Barbara and the other attendants hustled up the aisles as a murmur of discontent rippled through the rows of the plane.

There was no sudden lurch, no loud boom, but only a barely perceptible sense that the plane was listing to the right.

The flight attendants returned from the cabin with flinty faces. Barbara’s bubbly cheer had evaporated and in its place was a fiercely attentive calm, like an Olympic figure skater right before the music begins. Like someone who’d trained her whole life for this moment.

“What’s going on here?” asked Blair, still picking nervously at his now-clean pants.

“I’m not sure,” Anne said. “Something’s not right.”

The voice boomed from overhead again.

“Ladies and gentlemen, we’re currently experiencing some mechanical difficulties and will be making an emergency landing in Omaha,” Captain Reynolds said. “Please remain in your seats and brace for impact. We will be releasing jet fuel from the plane, so do not be alarmed if you see it.”

Anne looked to her right just in time to see a white cloud of something rush by the window. The murmur of discontent rolled over into panic, led by Blair.

“Oh my god. Oh my god. An emergency landing? Fuck. FUCK!” said Blair, who was frantically yoinking at his seat belt, pulling it tight enough to dig into his belly and pressing his back against the seat as if he could crawl away from the plane’s ever-steady descent.

Barbara moved quickly through the cabin, stopping to remind parents to tend to themselves first and the children second if the oxygen masks dropped down. She then turned her attention to Blair, who was the most histronic person on the flight.

“Sir, I know this is unexpected but you must keep your voice down,” Barbara said. “Captain Reynolds and the crew are doing everything we can to land this plane safely and you’re scaring the children.”

Something had happened to Barbara’s voice. It had been full of honey and now it was full of steel. Anne liked the steel better. Blair nodded frantically and dialed the screaming back to a whimper, so only Anne was privy to his rapid cycling through the Kubler-Ross stages of grief.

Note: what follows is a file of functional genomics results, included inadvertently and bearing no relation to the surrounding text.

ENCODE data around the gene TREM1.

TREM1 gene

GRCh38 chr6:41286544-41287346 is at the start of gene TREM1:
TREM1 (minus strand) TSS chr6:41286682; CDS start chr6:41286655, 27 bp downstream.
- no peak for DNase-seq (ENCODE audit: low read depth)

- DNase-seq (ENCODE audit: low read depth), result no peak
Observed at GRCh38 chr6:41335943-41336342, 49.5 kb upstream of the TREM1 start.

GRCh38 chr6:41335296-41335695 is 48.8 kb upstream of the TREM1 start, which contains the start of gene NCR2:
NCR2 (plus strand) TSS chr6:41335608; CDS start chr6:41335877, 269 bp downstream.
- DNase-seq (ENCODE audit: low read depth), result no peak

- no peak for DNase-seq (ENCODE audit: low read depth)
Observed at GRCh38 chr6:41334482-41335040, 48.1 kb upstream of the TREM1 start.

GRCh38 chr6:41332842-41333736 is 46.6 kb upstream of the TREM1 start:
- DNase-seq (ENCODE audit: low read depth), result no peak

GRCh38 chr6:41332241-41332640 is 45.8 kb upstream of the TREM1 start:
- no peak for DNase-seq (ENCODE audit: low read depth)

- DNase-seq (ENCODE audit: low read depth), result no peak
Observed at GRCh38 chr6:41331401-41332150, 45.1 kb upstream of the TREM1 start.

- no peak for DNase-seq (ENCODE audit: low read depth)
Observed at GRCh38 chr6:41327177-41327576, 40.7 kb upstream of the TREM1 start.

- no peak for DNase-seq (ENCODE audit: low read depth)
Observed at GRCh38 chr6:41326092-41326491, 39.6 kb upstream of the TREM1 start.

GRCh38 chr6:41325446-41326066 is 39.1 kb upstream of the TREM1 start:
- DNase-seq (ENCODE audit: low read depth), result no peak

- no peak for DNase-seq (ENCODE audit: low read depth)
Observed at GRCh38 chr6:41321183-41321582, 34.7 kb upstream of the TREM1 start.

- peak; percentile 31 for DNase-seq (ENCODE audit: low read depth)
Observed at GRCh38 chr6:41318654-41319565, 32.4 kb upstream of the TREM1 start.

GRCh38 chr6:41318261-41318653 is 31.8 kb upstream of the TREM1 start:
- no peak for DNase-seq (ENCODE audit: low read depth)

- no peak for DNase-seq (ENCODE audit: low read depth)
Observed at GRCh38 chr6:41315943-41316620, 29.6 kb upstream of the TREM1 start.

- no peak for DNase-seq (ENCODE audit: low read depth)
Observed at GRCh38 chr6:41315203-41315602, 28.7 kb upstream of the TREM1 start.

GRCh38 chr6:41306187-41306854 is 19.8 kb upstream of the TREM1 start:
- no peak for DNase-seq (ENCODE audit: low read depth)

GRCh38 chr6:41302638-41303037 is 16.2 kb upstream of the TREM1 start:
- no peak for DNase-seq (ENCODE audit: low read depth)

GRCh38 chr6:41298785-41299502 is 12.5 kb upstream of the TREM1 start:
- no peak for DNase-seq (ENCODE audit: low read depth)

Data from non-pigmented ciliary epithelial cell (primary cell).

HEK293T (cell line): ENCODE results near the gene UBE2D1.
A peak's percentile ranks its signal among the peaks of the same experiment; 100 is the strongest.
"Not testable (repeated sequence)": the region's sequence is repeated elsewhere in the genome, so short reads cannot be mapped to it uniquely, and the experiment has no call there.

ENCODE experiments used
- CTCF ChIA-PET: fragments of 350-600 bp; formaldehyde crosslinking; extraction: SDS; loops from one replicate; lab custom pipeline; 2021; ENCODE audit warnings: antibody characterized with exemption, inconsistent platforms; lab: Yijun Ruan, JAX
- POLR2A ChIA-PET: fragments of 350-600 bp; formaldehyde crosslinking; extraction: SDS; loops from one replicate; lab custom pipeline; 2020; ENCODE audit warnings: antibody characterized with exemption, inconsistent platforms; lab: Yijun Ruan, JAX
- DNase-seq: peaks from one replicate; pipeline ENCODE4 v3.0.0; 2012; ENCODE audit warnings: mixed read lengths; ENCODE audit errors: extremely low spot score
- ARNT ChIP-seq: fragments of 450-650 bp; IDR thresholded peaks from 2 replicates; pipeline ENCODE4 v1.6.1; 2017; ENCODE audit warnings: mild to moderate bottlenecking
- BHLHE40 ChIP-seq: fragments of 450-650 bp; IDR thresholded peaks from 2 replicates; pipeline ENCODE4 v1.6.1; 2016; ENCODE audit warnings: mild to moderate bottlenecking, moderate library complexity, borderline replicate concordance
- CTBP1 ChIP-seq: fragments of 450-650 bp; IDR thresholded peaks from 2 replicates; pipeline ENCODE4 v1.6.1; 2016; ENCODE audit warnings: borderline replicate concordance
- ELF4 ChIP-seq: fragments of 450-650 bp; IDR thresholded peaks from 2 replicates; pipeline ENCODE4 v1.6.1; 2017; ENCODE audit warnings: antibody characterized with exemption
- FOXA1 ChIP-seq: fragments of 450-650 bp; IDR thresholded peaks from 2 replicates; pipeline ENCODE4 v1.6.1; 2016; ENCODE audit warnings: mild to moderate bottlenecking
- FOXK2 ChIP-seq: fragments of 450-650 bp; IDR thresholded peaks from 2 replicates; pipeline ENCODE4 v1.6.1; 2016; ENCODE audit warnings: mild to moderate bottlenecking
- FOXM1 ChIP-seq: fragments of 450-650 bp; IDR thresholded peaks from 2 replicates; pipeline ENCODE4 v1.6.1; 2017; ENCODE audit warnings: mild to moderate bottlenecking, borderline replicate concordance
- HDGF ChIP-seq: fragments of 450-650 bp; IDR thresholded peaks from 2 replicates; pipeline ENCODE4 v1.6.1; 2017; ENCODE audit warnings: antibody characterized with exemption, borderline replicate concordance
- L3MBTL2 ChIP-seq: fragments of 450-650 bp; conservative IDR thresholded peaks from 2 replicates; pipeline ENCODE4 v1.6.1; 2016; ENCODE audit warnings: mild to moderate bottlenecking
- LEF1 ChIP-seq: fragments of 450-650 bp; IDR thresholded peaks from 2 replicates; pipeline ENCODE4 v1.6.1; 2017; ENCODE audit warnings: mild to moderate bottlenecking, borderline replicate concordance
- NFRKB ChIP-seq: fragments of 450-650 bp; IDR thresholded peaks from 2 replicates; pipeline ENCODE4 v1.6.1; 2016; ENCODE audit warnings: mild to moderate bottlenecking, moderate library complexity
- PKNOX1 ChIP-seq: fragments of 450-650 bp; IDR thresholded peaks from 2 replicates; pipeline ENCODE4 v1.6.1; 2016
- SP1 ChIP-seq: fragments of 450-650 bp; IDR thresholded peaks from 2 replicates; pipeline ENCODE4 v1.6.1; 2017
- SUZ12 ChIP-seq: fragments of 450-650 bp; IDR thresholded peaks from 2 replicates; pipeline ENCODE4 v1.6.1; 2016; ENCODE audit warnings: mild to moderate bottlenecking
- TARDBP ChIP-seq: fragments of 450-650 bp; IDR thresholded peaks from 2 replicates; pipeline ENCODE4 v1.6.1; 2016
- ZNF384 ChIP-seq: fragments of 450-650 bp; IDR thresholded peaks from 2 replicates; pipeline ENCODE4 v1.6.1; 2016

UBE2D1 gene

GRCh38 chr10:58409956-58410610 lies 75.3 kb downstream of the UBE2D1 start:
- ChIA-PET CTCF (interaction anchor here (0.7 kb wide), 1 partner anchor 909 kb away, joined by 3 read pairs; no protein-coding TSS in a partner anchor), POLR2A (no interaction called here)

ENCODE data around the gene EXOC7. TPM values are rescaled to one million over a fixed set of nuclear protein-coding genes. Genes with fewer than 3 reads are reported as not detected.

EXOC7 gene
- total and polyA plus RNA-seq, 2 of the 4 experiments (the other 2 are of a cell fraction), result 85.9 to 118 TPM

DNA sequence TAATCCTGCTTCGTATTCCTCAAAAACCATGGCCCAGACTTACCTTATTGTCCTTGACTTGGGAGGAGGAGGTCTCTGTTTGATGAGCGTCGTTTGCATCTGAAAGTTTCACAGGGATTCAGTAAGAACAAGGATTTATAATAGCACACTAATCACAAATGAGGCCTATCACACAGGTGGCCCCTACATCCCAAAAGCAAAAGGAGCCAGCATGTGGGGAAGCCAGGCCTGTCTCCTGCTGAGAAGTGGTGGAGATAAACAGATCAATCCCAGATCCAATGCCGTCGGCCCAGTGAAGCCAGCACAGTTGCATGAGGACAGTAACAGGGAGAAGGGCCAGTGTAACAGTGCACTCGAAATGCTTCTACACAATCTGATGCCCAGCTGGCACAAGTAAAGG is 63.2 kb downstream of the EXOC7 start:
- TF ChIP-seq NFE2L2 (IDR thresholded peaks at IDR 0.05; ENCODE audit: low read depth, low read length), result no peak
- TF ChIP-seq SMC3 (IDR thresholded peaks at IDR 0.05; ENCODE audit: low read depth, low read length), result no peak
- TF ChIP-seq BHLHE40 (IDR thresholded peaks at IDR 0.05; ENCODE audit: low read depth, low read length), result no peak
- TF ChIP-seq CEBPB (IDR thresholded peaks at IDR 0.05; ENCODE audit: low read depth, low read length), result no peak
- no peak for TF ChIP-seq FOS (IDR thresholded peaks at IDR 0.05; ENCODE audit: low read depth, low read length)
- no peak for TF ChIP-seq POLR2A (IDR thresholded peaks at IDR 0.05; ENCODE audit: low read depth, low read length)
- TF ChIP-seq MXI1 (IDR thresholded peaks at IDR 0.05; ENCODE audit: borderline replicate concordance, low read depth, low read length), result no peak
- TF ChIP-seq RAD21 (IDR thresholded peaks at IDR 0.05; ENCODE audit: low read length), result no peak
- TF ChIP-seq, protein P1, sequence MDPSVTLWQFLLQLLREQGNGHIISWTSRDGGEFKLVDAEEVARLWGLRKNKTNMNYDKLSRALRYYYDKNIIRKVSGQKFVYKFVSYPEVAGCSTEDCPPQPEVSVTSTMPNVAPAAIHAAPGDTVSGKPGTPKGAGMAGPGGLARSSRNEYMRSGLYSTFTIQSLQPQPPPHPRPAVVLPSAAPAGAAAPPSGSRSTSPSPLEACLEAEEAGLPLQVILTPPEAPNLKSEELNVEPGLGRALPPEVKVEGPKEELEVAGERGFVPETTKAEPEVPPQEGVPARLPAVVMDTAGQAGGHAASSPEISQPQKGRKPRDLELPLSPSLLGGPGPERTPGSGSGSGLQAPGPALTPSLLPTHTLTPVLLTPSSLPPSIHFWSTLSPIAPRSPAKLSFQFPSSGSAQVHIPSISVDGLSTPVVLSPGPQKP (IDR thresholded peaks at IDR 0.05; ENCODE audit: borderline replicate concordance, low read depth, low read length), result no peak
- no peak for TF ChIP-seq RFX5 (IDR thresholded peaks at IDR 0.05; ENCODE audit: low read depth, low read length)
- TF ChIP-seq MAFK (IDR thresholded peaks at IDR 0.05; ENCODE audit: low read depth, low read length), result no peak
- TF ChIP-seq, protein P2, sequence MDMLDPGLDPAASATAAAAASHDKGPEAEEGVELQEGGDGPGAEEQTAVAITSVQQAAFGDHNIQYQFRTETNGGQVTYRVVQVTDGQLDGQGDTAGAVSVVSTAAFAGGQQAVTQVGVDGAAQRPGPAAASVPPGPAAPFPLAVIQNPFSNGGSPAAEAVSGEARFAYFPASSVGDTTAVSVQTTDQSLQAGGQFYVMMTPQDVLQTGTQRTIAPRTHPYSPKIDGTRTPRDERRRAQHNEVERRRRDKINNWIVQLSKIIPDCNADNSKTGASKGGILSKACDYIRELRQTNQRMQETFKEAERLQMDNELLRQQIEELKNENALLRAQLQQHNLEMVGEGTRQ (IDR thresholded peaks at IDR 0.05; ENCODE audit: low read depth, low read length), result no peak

“This is not happening. This is not happening. this is not happeningthisisnothappeningthisisnothappening.”

This was really, really happening. Anne and everyone on this plane and the plane itself were going down, about to be smashed into the earth like a light bulb against the pavement. Maybe human flight was a bad idea, unnatural, witchcraft, an affront to God and greenhouse gas emissions and Al Gore and all that was good and holy.

“Why the fuck is this happening? Why the fuck is this happening to me?!”

But she was sitting towards the back, those people statistically stood a better chance of survival, right? No, not really. Not much. Had she even called her parents to tell them she was on this flight? Did anyone know where she was?

“I just wanna get off this flight. Oh God, oh God, I shouldn’t have had that drink. I shouldn’t have tried to fornicate in an airplane toilet. Oh God. Oh God. I’ll never drink again and I’ll go to church every Sunday, I swear.”

Anne shakily reached beneath the seat and fished her wallet out of her purse, and tucked it inside her shirt. Hopefully it would make it easier to identify her body. She had a fleeting longing for her red plastic case with the gold script on it, wishing that it had a padded space just her size that she could crawl inside for safety.

“Oh my God, I’m stuck here on this METAL TUBE that’s going to CRASH. I can’t get out. I CAN’T BREATHE!”

The older sister of the screaming baby, a girl about kindergarten age, started whimpering softly as Blair’s voice carried over into her row. No matter how bad things got, it was intolerable for grown man to behave worse than a child. Anne reached out and slapped Blair’s face.

“Look,” she said, grabbing his cheeks in ove of her big, capable hands. “This is a bad situation but we are going to get through it together. You, me, that kid up there, ALL OF US. GOT IT?”